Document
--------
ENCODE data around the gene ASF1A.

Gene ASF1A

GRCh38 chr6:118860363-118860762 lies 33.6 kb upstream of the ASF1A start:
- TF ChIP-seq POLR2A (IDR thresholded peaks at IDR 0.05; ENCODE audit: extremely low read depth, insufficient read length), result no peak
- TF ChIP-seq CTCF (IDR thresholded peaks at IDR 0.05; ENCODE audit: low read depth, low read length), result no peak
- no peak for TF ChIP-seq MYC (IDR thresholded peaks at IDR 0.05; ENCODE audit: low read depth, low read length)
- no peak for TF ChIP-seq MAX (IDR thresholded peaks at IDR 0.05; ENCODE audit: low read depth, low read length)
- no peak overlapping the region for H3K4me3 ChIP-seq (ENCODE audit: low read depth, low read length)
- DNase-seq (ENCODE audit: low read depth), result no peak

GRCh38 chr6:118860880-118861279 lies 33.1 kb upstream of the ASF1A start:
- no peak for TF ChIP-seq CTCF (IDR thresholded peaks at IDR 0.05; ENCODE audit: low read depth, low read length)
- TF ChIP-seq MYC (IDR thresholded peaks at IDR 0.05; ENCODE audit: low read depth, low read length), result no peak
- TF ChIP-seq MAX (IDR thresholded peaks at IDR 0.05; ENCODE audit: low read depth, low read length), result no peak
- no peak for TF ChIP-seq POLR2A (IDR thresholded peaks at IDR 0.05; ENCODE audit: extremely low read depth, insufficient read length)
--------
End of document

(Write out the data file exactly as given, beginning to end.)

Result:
ENCODE data around the gene ASF1A.

Gene ASF1A

GRCh38 chr6:118860363-118860762 lies 33.6 kb upstream of the ASF1A start:
- TF ChIP-seq POLR2A (IDR thresholded peaks at IDR 0.05; ENCODE audit: extremely low read depth, insufficient read length), result no peak
- TF ChIP-seq CTCF (IDR thresholded peaks at IDR 0.05; ENCODE audit: low read depth, low read length), result no peak
- no peak for TF ChIP-seq MYC (IDR thresholded peaks at IDR 0.05; ENCODE audit: low read depth, low read length)
- no peak for TF ChIP-seq MAX (IDR thresholded peaks at IDR 0.05; ENCODE audit: low read depth, low read length)
- no peak overlapping the region for H3K4me3 ChIP-seq (ENCODE audit: low read depth, low read length)
- DNase-seq (ENCODE audit: low read depth), result no peak

GRCh38 chr6:118860880-118861279 lies 33.1 kb upstream of the ASF1A start:
- no peak for TF ChIP-seq CTCF (IDR thresholded peaks at IDR 0.05; ENCODE audit: low read depth, low read length)
- TF ChIP-seq MYC (IDR thresholded peaks at IDR 0.05; ENCODE audit: low read depth, low read length), result no peak
- TF ChIP-seq MAX (IDR thresholded peaks at IDR 0.05; ENCODE audit: low read depth, low read length), result no peak
- no peak for TF ChIP-seq POLR2A (IDR thresholded peaks at IDR 0.05; ENCODE audit: extremely low read depth, insufficient read length)